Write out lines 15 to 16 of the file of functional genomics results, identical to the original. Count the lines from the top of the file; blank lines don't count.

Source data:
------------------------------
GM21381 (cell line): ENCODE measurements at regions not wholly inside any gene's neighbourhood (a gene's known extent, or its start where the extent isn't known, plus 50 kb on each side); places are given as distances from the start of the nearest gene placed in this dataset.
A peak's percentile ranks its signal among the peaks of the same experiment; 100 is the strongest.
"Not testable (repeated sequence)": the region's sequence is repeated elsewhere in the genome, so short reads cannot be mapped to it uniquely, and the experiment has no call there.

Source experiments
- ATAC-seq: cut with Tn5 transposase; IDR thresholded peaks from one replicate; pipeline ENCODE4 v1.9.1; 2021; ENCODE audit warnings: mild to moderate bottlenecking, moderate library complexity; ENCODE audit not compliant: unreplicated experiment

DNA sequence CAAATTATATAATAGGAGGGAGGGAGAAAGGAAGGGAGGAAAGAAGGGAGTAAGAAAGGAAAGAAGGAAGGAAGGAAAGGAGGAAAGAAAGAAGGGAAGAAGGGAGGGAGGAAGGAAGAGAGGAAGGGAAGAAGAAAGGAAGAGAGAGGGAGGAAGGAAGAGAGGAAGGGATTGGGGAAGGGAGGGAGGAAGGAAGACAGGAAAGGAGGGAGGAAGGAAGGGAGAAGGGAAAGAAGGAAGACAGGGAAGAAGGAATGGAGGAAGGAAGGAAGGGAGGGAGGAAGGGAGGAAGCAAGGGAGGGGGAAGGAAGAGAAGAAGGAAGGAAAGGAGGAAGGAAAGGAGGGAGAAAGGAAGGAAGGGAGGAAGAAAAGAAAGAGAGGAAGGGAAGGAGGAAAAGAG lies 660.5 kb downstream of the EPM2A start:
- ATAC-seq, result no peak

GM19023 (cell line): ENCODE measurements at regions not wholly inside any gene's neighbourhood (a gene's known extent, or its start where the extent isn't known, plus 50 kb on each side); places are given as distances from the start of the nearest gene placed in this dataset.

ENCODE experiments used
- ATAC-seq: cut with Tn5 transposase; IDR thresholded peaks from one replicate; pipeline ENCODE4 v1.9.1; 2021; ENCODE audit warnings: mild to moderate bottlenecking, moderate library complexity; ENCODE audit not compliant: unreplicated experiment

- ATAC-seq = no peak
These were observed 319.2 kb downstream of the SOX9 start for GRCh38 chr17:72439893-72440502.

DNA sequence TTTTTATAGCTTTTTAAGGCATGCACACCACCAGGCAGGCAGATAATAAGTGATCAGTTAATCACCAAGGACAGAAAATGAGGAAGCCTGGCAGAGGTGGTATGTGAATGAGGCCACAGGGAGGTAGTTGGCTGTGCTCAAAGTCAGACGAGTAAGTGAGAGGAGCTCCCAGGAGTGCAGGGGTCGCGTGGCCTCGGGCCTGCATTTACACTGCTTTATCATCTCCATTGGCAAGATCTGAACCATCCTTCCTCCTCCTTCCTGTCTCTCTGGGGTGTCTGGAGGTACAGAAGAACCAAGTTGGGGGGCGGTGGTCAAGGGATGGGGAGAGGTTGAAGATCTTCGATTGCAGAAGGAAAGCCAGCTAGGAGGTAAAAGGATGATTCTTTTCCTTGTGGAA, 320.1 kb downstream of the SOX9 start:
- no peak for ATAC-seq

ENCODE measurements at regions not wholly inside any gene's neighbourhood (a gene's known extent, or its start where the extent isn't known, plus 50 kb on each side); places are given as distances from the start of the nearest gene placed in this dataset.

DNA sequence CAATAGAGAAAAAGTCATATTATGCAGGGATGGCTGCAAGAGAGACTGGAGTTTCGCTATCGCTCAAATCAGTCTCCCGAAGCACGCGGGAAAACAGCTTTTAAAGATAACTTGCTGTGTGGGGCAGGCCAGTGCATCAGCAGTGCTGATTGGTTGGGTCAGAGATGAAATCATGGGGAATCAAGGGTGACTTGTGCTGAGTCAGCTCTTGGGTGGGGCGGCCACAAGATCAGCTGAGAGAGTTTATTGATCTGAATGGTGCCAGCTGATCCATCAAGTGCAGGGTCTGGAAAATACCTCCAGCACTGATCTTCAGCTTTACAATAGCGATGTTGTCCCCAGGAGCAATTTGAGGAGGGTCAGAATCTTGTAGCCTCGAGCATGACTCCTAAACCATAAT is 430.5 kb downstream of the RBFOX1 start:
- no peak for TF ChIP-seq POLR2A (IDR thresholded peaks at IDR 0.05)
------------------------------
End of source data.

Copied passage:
ENCODE measurements at regions not wholly inside any gene's neighbourhood (a gene's known extent, or its start where the extent isn't known, plus 50 kb on each side); places are given as distances from the start of the nearest gene placed in this dataset.

DNA sequence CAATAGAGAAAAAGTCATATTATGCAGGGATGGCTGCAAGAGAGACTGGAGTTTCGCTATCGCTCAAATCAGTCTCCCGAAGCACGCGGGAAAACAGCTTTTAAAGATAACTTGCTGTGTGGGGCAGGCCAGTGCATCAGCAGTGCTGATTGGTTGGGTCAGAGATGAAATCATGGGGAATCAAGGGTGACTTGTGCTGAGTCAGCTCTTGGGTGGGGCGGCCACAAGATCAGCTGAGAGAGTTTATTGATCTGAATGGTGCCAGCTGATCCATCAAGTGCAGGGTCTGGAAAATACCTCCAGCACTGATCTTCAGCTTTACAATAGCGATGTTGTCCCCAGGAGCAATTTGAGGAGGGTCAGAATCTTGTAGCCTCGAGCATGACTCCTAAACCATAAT is 430.5 kb downstream of the RBFOX1 start: